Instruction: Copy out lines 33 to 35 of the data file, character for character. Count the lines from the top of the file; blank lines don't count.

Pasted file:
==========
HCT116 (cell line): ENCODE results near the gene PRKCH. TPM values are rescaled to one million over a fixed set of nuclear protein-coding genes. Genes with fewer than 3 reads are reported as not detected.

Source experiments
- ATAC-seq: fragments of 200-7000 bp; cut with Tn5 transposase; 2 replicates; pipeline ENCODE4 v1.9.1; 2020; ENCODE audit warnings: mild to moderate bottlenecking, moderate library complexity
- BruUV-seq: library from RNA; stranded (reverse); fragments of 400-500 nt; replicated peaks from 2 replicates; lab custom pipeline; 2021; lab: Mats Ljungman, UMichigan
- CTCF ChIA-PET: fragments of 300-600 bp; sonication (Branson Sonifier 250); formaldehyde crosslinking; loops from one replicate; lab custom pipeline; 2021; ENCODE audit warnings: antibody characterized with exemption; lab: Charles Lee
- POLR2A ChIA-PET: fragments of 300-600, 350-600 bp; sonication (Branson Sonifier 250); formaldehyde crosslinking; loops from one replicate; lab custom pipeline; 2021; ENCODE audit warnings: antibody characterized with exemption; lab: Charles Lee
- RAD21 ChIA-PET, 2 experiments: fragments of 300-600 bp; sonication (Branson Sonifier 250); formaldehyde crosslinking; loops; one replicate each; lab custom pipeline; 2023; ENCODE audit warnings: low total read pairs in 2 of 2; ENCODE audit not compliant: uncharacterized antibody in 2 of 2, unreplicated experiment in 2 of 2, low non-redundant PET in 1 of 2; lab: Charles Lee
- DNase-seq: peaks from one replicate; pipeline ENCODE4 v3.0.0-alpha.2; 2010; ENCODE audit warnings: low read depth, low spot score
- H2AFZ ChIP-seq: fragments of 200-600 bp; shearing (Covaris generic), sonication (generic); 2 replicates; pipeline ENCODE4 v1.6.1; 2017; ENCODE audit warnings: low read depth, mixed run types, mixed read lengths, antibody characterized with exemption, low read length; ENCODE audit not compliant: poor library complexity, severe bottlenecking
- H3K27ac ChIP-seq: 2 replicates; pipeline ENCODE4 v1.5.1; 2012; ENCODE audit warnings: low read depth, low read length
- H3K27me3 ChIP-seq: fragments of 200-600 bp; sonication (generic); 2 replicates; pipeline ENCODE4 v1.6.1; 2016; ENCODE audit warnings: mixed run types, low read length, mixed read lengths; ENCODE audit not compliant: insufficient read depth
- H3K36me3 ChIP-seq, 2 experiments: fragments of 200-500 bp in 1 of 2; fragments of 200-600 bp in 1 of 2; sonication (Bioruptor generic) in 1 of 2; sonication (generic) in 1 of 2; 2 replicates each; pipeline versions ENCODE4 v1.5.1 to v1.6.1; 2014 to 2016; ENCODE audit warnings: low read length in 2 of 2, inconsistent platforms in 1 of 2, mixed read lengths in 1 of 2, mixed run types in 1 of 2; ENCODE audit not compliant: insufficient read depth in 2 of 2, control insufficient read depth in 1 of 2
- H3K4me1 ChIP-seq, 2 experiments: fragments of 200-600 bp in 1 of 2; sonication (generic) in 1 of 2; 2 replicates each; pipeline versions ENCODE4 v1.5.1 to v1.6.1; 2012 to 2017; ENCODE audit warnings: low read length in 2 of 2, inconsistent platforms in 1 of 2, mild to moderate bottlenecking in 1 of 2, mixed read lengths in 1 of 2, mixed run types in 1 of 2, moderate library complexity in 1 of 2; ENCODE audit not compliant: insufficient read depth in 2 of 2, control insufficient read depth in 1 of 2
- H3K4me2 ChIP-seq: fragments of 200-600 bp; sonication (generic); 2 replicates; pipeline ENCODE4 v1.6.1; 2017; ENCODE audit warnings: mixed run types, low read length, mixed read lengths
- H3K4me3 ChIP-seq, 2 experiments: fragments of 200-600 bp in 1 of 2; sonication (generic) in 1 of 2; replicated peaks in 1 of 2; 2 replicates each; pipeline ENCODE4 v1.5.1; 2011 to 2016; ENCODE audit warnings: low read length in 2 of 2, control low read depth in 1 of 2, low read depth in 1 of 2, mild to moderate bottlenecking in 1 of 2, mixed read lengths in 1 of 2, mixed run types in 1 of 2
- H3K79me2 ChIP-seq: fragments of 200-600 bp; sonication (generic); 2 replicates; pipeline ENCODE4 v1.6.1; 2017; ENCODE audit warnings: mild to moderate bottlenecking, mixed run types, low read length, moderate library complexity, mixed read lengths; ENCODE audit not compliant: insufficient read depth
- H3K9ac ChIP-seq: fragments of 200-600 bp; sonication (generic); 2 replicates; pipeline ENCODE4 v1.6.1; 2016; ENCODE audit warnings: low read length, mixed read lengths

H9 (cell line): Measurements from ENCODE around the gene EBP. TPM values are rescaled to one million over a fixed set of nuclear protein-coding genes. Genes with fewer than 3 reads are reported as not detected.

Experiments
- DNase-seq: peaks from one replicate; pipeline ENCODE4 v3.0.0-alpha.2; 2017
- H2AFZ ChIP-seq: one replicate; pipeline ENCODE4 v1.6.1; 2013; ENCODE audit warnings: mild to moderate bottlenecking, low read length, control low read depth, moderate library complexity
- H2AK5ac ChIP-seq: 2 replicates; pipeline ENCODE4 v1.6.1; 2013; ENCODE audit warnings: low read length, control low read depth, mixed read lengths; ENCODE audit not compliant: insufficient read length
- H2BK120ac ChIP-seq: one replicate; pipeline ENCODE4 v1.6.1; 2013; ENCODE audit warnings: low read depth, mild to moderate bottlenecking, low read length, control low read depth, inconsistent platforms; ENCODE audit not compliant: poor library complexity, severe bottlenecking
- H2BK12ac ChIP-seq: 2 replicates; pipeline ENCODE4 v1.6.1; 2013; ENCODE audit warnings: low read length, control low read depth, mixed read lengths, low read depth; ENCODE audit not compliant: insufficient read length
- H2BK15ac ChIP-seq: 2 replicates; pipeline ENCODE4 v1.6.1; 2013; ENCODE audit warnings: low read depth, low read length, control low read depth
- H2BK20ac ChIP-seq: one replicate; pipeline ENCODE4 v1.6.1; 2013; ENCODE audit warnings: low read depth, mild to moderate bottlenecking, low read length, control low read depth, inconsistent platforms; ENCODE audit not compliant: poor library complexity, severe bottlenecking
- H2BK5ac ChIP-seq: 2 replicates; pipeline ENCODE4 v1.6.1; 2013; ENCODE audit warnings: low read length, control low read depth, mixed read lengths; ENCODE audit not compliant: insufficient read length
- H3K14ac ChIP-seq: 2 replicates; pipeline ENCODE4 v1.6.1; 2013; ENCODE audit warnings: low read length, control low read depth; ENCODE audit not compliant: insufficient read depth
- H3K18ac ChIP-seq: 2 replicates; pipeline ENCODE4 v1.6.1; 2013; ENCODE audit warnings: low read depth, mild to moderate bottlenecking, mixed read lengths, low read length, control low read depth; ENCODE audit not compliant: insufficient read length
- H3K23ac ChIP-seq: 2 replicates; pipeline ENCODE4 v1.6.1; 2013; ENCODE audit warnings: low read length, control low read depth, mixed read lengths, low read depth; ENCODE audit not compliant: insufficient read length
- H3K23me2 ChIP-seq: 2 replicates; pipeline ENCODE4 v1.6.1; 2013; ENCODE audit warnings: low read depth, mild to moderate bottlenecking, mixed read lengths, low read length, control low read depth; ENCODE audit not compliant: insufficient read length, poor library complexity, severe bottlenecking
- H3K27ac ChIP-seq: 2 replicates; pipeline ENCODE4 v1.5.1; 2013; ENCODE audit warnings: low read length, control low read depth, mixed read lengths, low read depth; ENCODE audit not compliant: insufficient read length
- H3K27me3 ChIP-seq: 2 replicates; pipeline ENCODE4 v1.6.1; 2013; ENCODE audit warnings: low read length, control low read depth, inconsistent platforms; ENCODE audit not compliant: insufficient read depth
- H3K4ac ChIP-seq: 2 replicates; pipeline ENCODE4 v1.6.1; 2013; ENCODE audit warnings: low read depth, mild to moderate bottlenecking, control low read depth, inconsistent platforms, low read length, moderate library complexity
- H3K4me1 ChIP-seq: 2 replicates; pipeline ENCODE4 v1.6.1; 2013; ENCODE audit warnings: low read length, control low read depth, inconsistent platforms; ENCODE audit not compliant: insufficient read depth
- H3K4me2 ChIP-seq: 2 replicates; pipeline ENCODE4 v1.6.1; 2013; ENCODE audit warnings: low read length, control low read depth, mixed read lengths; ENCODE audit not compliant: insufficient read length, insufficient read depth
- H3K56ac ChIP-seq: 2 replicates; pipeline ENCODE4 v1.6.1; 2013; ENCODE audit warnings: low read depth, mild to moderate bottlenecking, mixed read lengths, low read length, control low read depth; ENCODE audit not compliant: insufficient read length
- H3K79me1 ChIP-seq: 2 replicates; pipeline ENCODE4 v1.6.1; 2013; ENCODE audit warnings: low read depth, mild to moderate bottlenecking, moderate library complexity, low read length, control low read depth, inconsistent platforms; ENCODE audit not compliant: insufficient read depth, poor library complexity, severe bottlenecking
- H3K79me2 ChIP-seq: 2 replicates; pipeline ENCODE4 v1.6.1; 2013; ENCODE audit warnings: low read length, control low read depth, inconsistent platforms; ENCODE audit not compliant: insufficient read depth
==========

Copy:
- H3K27me3 ChIP-seq: 2 replicates; pipeline ENCODE4 v1.6.1; 2013; ENCODE audit warnings: low read length, control low read depth, inconsistent platforms; ENCODE audit not compliant: insufficient read depth
- H3K4ac ChIP-seq: 2 replicates; pipeline ENCODE4 v1.6.1; 2013; ENCODE audit warnings: low read depth, mild to moderate bottlenecking, control low read depth, inconsistent platforms, low read length, moderate library complexity
- H3K4me1 ChIP-seq: 2 replicates; pipeline ENCODE4 v1.6.1; 2013; ENCODE audit warnings: low read length, control low read depth, inconsistent platforms; ENCODE audit not compliant: insufficient read depth